Hąbek, P. & Wolniak, R. (2013). European Union regulatory requirements relating to Sustainability Reporting: The case of Sweden. Scientific Journals Maritime University of Szczecin, Zeszyty Naukowe Akademia Morska w Szczecinie.

Hartmann, F., Perego, P., & Young, A. (2013). Carbon Accounting: Challenges for Research in Management Control and Performance Measurement. Abacus, 49(4), 539-563.

Ioannou, I. & Serafeim, G. (2014). The consequences of mandatory corporate sustainability reporting. Harvard Business School Research Working Paper 11-100.

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Kessler, A. & Cuerpo, C. (2011). Macroeconomic Impact of the Sustainable Economy Law. Documentos de Trabajo, 03.

Knopf, J., Kahlenborn, W., Hajduk, T., Weiss, D., Feil, M., Fiedler, R. & Klein, J. (2010). Corporate Social Responsibility National Public Policies in the European Union. EU Commission, Brussels.

Kolk, A., Levy, D., & Pinkse, J. (2008). Corporate responses in an emerging climate regime: the institutionalization and commensuration of carbon disclosure. European Accounting Review, 17(4), 719-745.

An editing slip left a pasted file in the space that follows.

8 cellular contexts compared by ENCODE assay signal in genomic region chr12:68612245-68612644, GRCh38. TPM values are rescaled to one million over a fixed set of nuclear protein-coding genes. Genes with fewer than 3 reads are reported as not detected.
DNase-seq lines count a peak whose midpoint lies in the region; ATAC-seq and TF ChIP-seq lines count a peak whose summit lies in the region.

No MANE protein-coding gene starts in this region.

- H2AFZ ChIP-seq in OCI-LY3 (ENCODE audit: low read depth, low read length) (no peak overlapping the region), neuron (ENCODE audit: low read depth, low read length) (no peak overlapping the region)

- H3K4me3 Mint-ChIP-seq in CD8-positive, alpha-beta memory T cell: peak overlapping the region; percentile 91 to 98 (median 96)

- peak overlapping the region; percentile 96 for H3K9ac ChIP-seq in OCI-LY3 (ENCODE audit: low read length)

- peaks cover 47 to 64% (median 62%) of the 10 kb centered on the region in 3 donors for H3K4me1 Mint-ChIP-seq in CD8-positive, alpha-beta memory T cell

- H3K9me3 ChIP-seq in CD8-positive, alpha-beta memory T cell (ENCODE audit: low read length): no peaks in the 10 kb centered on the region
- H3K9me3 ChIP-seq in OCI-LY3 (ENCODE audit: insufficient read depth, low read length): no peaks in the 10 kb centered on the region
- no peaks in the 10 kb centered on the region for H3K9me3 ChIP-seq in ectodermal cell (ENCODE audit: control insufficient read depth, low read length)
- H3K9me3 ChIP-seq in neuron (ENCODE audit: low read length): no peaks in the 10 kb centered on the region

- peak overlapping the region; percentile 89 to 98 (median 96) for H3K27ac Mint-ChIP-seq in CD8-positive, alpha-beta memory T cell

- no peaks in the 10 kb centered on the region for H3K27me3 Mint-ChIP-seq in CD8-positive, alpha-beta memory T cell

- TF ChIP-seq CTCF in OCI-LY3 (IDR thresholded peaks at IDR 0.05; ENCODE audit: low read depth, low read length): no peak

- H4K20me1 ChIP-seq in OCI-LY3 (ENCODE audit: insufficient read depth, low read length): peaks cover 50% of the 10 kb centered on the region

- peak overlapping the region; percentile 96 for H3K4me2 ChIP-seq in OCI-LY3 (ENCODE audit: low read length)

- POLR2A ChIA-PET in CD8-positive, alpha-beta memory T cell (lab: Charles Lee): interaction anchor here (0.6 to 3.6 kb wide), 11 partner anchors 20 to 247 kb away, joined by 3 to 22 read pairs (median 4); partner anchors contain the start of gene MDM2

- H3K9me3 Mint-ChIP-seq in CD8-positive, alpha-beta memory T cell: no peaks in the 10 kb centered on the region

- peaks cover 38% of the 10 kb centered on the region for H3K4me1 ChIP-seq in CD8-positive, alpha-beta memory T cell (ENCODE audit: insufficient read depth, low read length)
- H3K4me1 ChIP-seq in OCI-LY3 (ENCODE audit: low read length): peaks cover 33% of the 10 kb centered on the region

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KPMG (2010). Carrots and Sticks – Promoting Transparency and Sustainability. An update on trends in Voluntary and Mandatory Approaches to Sustainability Reporting.

KPMG in collaboration with United Nations Environment Programme and Global Reporting Initiative in Africa. https://www.globalreporting.org/resourcelibrary/Carrots-And-Sticks-Promoting-Transparency-And-Sustainbability.pdf Accessed 01st October, 2014.

Lund-Thomsen, P. & Lindgreen, A. (2013). Corporate Social Responsibility in Global Value Chains: Where Are We Now and Where Are We Going?”. Journal of Business Ethics, 1-12.

Martinuzzi, A., Krumay, B. & Pisano, U. (2011). Focus CSR: The New Communication of the EU Commission on CSR and National CSR Strategies and Action Plans. European Sustainable Development Network (ESDN), Quarterly Report No, 23.

Mullerat, R. (2013). Corporate social responsibility: a European perspective. Jean Monnet/Robert Schuman Paper Series Vol. 13 No. 6, June 2013.

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Europe’s Energy Efficiency Targets